Who Needs Classes?

Each night, I discuss things with other games to get a better feel for this system, what I want out of it, and how I should proceed with it. Tonight I had one of those discussions with an old friend of mine who I used to play with every other week when I still lived in Florida. He is as big a RPG-geek as I am and probably knows more rules systems than I do. So with that, here is the evolution of Transcendence.

Basically, I want to stay with a d20 base. Its simple, its straightforward, and it works pretty well. So with that in mind, I feel that for now at least, its best to just go with a simple d20 plus modifiers for actions. Its easy to do, most people can roll one die and add a few numbers fairly quickly, so it has a low point of entry.

There are a few things I want to change though. Modifications based on past games I’ve played and run, as well as things I want to do a new take on to fit my Xenomega campaign.

Attributes are the centerpiece of the game. I still like my nine attributes in a grid. There is one attribute for every section, they are roughly analogous across the three types, and each one has a specific and unique place in the game and setting. They will still be of a similar range as in old style d20, so roughly from 0- infinity with 3-18 being the human norm. I will keep those.

Now for skills. For the Power and Finesse attributes, each has four skills. These are broken up so that each attribute has a dependent number of skills, and they cover the broad range of skills needed in the setting without having any be too specific or useable in only specific instances. Each skill fits a need, and I think I have everything covered that needs a skill for it.

But at the core of d20 is the race/class combination for a player character. Races are fine, I’ll keep those and add to them. But I have an issue with classes. In a post apocalyptic setting, I don’t think classes fit as well as they do in a fantasy setting. A character may pick up a new skill with a weapon or technology they’ve never used before. They might develop a new mutation or a learn a spell from a wandering mage, but nothing more. I don’t want my characters to be limited in what they can do, and at the same time, I don’t want them to be able to do anything at all imaginable. Since things like spells and prayers can be learned, it should be possible to pick up a smidgen of arcane knowledge without becoming a full-fledged mage. The character might not be very good with the arcane arts, but they can still learn the methods and practice and use it in the future. For this reason, I am abolishing classes completely. I will be going through as many d20 books as I can find and taking out class abilities and turning them into feats that any player can take. And that leads us to…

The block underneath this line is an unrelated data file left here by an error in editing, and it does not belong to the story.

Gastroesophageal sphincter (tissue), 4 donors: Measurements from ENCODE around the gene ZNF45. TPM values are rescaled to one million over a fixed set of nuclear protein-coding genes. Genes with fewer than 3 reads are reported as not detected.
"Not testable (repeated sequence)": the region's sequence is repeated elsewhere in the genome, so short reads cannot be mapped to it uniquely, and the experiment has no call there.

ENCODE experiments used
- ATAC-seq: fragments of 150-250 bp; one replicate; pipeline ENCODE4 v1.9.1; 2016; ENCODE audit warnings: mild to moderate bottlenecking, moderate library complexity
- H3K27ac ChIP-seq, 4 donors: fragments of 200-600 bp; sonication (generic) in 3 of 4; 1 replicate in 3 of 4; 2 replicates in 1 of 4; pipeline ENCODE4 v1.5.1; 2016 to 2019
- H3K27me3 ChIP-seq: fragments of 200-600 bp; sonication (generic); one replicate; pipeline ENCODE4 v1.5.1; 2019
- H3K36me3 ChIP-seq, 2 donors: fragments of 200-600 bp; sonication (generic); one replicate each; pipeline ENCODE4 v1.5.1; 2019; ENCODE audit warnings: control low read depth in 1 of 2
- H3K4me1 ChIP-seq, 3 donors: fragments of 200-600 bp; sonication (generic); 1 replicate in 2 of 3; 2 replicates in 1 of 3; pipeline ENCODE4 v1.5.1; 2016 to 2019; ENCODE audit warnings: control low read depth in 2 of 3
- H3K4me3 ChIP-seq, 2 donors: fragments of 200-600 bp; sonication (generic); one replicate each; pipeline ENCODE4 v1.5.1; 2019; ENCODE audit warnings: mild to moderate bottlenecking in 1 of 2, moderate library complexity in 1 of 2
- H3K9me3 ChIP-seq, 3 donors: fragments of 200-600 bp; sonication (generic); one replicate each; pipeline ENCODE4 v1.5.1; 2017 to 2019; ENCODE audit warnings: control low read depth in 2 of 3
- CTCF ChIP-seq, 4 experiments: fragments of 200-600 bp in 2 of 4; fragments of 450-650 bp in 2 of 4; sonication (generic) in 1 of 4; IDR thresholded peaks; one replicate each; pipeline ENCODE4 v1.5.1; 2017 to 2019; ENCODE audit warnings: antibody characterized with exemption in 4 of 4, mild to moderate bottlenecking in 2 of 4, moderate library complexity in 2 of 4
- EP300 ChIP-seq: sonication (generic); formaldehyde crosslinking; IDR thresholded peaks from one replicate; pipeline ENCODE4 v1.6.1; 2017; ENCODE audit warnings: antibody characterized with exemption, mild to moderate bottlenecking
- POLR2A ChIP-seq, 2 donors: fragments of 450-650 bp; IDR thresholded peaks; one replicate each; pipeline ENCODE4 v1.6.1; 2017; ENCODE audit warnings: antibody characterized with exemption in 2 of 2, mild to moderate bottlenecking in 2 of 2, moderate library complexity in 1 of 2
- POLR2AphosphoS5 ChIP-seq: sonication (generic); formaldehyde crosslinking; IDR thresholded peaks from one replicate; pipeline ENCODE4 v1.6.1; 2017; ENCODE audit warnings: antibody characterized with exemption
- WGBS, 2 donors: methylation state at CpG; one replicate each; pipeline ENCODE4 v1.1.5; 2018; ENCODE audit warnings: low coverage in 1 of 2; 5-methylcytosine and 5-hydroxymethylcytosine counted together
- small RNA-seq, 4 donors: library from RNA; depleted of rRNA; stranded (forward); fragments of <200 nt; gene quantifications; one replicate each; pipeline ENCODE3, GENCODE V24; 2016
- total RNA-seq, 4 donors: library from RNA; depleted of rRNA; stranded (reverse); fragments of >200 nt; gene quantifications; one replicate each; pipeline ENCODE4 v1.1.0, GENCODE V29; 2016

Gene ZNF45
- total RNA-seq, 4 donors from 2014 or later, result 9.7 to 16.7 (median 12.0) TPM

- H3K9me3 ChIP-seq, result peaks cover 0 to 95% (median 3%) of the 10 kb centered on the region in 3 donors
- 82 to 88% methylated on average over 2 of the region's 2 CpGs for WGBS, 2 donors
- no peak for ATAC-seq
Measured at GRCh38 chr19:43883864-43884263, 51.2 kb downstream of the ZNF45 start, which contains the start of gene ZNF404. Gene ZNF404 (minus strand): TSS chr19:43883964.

Feats are things that add special abilities or new ways to use the rules. Feats have been around since beginning of the 3e era, with some being poor choices and others being so crazy good that everyone took them. I want most of them to be relatively balanced, but also have enough of them that characters will be completely unique from one another. Feats can be things like advanced skill expertise, casting a spell, a special combat technique, and so forth. There will be feat trees, paths that require one to have the predecessor in order to advance farther, as well as some feats that can be taken multiple times and their bonuses stack. Along with skills, feats are core to the system in defining a character and detailing what they can and cannot do.

Finally, there are levels. We don’t need levels. While some games use levels to determine strength and thus opponent’s strength, in Xenomega, I don’t think levels are needed. There will be some creatures that will be hard to kill, no matter who you are or how experienced you may be. When writing out the monsters and challengers, I’ll have to figure out some way of telling the GM how powerful something is, but I am hoping it becomes self-evident. As characters progress in Xenomega, they will get more powerful. They will accrue Experience Points which can be spent to increase attributes, skills, or buy new feats. Their character sheet will grow and it should become obvious what they can handle and the GM should be able to fine tune challenges to their abilities.

And that is the basics for now. Of course, all of this may change as Transcendence evolves into a complete game. I’ll start working on the structure tomorrow, then begin putting it all together.

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